36. d4-b5?? Not time to throw themselves on the sword yet. At least try to fight it for a few more moves. [36.d4-e2 c5-b4 37.g1–f1 g7-f6 38.a8-a7 c4-c3 39.a7-c7 f6-e6–+ The knight must take now or let black chase the rook from the c file. Neat stuff.

37…c5-d4?? Angry with myself is an understatement. This isn’t even hard enough to be a puzzle for anyone over 1000!!  37…c4-c3 38.a5xb5 c5-a3 39.b5-b7 c3-c2 40.b7-c7 c2-c1+ –+

46. c6-c3?? The final throw away of the game by either side. White wins by forcing the bishop to protect the pawn from another diagonal.[46.d3-e4 g7-g6 47.c6-d6 g6-g7 48.e4-f5 f6-e7 49.d6-c6 e7-b4 50.f5-e4 b4-a5 51.e4-d3 f7-f6 52.c6-a6 a5-b4 53.a6-a4 b4-d6 54.d3xc3 d6-e5+ and the king will walk around and take everything.

This may look long but we only questioned 14 out of a possible 104 half moves. Now that you have finished your analysis and have written down all the possble continuations, here is how you make your analysis stick. Set the board up one more time and begin to rewrite the game. As you rewrite the game, put the proper punctuation for each move you looked at. Stop and look at the position and ask yourself if you understand the position and the punctuation you are giving.

1.e2-e4 d7-d6 2.d2-d4 g8-f6 3.b1–c3 g7-g6 4.g1–f3 f8-g7 5.f1–e2 0–0 6.0–0 c7-c6 7.h2-h3 e7-e5! 8.d4xe5 d6xe5 9.c1–e3 b8-d7 10.d1–d2 f8-e8 11.a1–d1N d8-c7 12.a2-a4 d7-f8?? 13.e3-c5 f6-d7 14.c5-d6 c7-b6 15.e2-c4 f8-e6 16.c4xe6? e8xe6 17.f1–e1 b6xb2!? 18.d1–b1 e6xd6 19.b1xb2! d6xd2 20.f3xd2 d7-f8? 21.d2-f3? f8-e6 22.e1–d1 e6-d4 23.b2-b1 b7-b6 24.f3xd4 e5xd4 25.c3-e2 c8-b7? 26.e2xd4 c6-c5 27.d4-b5 b7xe4 28.d1–d7?? e4xc2 29.b1–e1 c2xa4 30.d7xa7 a8xa7 31.b5xa7 b6-b5 32.e1–e8+ g7-f8 33.e8-a8 c5-c4?? 34.a7-c6 g8-g7 35.c6-d4 f8-c5 36.d4xb5? a4xb5 37.a8-a5 c5-d4?? 38.a5xb5 d4-f6 39.b5-c5 c4-c3 40.g1–f1 g6-g5 41.f1–e2 g7-g6 42.e2-d3 h7-h6 43.g2-g4 f6-g7 44.c5-c6+ g7-f6 45.f2-f3 g6-g7 46.c6xc3?? f6xc3 47.d3xc3 g7-g6 48.c3-d4 f7-f5 49.d4-e5 f5xg4 50.h3xg4 h6-h5 51.g4xh5+ g6xh5 52.e5-f5 ½–½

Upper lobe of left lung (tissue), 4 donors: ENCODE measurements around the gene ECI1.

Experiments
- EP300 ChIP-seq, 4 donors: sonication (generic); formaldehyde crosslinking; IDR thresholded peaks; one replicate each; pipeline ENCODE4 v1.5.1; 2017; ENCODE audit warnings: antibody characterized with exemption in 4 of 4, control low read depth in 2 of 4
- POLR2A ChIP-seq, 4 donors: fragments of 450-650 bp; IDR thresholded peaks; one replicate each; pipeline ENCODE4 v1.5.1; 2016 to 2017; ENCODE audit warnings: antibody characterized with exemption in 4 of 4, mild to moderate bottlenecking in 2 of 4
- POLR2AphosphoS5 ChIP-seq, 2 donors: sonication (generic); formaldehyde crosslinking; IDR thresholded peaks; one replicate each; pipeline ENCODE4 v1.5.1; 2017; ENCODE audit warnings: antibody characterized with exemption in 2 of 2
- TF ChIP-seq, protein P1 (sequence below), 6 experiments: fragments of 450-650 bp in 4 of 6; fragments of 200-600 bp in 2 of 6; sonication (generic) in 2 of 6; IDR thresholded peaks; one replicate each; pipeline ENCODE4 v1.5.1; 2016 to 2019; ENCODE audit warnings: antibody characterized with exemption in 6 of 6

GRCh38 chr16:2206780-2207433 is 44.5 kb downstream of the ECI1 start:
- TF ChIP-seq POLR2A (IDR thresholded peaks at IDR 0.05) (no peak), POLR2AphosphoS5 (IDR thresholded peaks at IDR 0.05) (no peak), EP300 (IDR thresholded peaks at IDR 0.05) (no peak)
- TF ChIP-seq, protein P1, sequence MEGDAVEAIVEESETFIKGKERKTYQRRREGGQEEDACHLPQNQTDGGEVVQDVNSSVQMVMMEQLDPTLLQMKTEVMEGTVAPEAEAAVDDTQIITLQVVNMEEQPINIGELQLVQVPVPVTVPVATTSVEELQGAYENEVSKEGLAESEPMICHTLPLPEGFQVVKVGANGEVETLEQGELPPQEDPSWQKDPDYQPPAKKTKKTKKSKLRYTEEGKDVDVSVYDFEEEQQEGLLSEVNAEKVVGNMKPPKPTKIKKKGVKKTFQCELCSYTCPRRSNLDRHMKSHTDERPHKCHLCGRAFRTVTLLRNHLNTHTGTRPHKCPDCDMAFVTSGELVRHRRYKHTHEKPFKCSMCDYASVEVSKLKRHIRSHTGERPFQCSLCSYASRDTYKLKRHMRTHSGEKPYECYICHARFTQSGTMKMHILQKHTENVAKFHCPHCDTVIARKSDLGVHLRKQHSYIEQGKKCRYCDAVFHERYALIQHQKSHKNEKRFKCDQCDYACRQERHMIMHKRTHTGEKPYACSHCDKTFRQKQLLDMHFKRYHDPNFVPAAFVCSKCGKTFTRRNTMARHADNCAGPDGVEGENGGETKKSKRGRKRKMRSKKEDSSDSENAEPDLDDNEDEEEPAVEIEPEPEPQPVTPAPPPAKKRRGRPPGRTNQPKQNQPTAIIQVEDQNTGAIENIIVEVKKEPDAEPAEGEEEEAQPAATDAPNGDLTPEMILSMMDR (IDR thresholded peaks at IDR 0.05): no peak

Finally it is time to load the game on to your computer. Set it up for infinite analysis and have it show 12 possible lines of play. Give each even slighlty non obvious move at least 20-30 seconds to see what your engine thinks. When you get to the moves you checked, see what the computer thinks and check your analysis. Once you have corrected all of the analysis with your computer, print it out and repeat the verification exercise.  Never ever allow your computer to go over a game before you do.  The computer is the tool, not the boss.  If you let the computer go 1st, Botvinik would just walk away from you!!!!!!

Now, go play chess with anyone or anything and notice how differently you are looking at the board.

If this has been helpful to you please leave a positive comment! If this has blown your mind, please leave a coment and a donation.

Always wishing the best for chess,

Mike Callaham/President